To me it was clearly an unintentional oversight that the folks on the tech forum didn't mention that the software wasn't available at this time. You insist it was an intentional deception. I think that is absolutely absurd and I'd love to hear what motivation Dish would have for such a deception.


At this point, I think I'll leave this aspect of the discussion and leave it up to you to come to whatever conclusions you want to.


Jerry



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(The original Jerry G, not the new member named Jerry_G)
 

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Quote:
Originally posted by HIPSTIR:
Does the 6000 now come with the OTA Module out of the box? If not, where could I purchase the OTA Module? I am looking into going with the Dish Network (HDTV Newbie), but I can't seem to get a straight answer when I search for information about the 6000 model.
No, the 8VSB module doesn't come with it. It costs about ~$100 to ~$150 extra but is well worth it if you have terrestrial DTV in your area. If you want an E* model 6000, I recommend the model 6023 package that comes with the model 6000 receiver, a dish 500 (for 110 and 119), a dish 300 (for 61.5 sat), and all the switches & hardware needed for installation. Again, the 8VSB terrestrial add-in is extra. If you are a do-it-yourselfer buy it from one of these places:
www.satelliteone.com
www.dishdepot.com
www.dishusa.com


 

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If you are lucky a local Sears will match the best price found and you can arrange for free installation through Dish (for first dish system must add ~$69 for second dish). I seem to remember that Sears online store had 8 VSB for something like $89. Was this true?




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Gary


STOP DVI/HDCP!

DVI/HDCP! ~= HD-DIVX!!!

DO NOT SUPPORT JVC or anyone else who supports this!
 

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Quote:
Originally posted by Jerry G:
To me it was clearly an unintentional oversight that the folks on the tech forum didn't mention that the software wasn't available at this time. You insist it was an intentional deception.
Jerry,


I would encourage you to go back and re-read B Wilson's post. In his last response he wasn't slamming Dish & it is too bad this feature wasn't available for him to avoid a workaround. Personally I yearn for the day when I can not only adjust the up and down centering of the HD picture but also reduce the amount of overscan. I also yearn for day when my box does crump going to guides from OTA channels (less frequent now, but still happens). Am I upset, absolutely not. I view each incremental improvement as progress and am a thankful early adopter.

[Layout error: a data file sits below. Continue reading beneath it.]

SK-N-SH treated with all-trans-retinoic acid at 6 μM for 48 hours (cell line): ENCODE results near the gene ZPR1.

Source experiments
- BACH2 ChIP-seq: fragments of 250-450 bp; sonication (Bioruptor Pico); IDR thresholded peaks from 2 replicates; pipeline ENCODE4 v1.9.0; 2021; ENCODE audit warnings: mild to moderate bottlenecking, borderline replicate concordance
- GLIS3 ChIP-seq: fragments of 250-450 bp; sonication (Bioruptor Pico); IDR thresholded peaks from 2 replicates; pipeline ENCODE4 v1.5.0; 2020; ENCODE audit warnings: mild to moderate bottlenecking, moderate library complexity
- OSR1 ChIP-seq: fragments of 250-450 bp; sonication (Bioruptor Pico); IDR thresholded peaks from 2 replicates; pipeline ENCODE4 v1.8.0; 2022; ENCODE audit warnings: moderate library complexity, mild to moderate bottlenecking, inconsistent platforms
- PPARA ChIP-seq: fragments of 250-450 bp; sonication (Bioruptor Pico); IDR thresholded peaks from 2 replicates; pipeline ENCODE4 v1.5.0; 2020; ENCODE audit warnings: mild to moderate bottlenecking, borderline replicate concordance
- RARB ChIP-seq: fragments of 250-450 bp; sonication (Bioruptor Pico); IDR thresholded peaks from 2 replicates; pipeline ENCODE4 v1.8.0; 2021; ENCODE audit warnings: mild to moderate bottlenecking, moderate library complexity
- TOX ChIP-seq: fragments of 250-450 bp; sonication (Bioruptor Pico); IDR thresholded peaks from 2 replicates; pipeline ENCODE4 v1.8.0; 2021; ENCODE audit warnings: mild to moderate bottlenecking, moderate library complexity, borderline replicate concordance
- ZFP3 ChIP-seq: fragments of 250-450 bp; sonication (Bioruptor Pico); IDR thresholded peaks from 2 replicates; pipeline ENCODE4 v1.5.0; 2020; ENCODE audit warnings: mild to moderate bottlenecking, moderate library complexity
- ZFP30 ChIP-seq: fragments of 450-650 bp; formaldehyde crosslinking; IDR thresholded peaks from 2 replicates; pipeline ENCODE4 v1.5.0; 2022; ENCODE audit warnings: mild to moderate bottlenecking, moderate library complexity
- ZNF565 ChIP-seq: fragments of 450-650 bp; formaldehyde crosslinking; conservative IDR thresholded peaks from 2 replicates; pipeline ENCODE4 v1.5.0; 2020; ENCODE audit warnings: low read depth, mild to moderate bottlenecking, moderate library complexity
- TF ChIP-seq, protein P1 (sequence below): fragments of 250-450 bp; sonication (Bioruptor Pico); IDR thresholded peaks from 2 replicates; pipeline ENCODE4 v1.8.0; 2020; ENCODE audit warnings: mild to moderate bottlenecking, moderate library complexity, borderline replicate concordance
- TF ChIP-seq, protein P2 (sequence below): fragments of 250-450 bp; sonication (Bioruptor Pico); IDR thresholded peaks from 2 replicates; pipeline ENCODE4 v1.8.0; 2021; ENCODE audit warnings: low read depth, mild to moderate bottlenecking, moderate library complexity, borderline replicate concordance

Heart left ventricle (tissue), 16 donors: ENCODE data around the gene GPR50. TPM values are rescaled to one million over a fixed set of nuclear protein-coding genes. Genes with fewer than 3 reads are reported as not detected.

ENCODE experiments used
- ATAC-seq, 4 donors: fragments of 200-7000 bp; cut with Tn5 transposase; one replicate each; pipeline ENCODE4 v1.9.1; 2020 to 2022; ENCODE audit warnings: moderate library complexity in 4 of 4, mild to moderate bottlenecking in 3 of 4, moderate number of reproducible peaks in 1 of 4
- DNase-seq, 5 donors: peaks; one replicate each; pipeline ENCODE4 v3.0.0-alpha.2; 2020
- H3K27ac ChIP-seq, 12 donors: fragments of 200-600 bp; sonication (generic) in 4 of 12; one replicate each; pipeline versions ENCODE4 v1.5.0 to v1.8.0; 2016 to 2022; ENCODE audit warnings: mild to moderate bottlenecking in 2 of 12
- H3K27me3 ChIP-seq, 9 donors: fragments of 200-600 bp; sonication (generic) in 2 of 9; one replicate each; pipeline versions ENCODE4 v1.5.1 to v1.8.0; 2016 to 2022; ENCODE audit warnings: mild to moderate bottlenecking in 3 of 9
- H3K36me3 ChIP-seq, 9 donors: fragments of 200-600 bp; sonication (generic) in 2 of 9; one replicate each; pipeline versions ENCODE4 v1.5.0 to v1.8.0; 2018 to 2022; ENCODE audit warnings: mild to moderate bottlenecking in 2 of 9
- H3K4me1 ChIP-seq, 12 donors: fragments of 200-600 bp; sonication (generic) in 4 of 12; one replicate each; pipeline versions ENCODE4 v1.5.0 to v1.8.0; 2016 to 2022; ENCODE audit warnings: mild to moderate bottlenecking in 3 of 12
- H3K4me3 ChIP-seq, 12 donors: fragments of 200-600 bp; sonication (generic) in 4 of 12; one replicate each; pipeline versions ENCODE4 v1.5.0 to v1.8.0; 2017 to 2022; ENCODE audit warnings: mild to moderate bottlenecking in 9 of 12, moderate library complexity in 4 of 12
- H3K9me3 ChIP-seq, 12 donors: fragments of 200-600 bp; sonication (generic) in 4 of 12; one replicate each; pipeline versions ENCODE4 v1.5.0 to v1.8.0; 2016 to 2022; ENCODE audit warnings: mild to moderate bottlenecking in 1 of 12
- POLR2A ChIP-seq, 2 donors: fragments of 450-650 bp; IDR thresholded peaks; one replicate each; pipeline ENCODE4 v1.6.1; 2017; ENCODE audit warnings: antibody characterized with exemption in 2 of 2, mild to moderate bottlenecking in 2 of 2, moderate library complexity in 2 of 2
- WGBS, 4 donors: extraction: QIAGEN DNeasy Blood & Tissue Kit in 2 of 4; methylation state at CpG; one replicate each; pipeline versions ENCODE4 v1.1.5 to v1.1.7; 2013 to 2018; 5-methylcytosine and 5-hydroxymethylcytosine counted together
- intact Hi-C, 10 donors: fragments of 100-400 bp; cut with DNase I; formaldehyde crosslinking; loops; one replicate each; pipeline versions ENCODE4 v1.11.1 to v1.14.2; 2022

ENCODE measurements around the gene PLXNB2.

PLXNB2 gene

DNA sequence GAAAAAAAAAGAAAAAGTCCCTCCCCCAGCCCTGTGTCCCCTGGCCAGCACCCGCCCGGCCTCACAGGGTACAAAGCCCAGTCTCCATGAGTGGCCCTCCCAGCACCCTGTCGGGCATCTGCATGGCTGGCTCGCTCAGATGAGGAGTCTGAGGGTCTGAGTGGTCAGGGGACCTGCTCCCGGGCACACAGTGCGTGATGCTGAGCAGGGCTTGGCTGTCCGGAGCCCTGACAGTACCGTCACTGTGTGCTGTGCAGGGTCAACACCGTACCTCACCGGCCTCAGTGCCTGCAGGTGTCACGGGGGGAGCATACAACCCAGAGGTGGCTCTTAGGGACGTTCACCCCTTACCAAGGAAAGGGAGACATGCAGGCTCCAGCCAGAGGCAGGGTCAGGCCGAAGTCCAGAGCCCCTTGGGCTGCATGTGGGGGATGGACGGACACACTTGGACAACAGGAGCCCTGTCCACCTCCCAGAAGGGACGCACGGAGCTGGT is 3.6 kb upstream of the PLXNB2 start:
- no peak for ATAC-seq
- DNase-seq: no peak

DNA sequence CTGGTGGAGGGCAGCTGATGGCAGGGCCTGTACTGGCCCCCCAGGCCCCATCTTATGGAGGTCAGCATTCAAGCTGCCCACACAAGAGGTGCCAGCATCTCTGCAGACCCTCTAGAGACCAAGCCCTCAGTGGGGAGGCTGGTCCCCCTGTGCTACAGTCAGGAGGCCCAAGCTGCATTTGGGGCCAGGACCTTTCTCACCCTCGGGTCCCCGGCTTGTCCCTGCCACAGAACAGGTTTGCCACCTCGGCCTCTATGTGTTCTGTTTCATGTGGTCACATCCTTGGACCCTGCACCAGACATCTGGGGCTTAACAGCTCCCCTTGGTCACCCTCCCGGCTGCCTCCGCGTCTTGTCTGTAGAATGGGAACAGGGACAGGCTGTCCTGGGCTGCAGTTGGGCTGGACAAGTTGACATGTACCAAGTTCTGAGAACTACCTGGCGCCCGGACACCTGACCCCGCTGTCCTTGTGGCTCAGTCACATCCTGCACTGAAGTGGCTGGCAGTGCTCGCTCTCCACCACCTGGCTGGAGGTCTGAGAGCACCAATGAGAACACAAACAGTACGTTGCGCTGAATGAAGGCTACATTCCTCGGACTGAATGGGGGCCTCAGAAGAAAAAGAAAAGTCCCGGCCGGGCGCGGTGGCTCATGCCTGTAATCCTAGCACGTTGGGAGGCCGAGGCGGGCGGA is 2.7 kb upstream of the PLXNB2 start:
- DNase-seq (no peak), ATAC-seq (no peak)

Fortunately there are folks like you giving great updates on progress to keep us minins of HD up to speed and expectations managed. While I doubt that the Tech Forum "feature preview" was meant to mislead, it is a major responsibility Dish has in keeping expectations managed while taking significant credit for new features, setting Dish apart from the crowd.


I tend to think we're all in violent agreement,

Tim

 

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Originally posted by Jerry G:

Dish didn't have to spend the time and money doing this, but they did. You should be thanking them instead of condemning them.


Jerry G,


You must feel real proud of yourself for doing everything right all the time. Don't tell me you have a 16:9 set? Then you crap on everyone else for not doing the same. 95% of the programming is for 4:3 sets. You must enjoy watching your set undistorted 5% of time, or else you like burning bars into your screen. Dish should should be bending over backwards to make their system compatible with the majority of sets sold. At least 10 to 50 times as many 4:3 HDTV ready sets are sold compared to 16:9 HD only sets. If Dish does not do something fast, someone else will. After all, what does it cost to pay a couple programmers to write a little app to write to a EPROM chip? They can sell 50 times as many 6000 boxes if they get their act together.



Glenn


Fruit grows on trees, not money.
 

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Glenn,


Your response is absurd and off base and shows a complete lack of understanding of me and what I said and what this thread has been about. You know nothing of my nearly three year involvement with HDTV. Your post is hardly worthy of any response.


I will however comment on:


"If Dish does not do something fast, someone else will."


And who might that be? Will full aspect control be in the next RCA box? Is it in the other DirecTV enabled STBs that are well over a year late in reaching customer's hands? Just who is this mythical "someone else" that you're referring to? Dish is doing something as fast as they can within the constraints of a company and business that does not revolve around HDTV as you wish it would. You need to think about the reality where only a minute portion of the population has any interest in or knowledge of HDTV.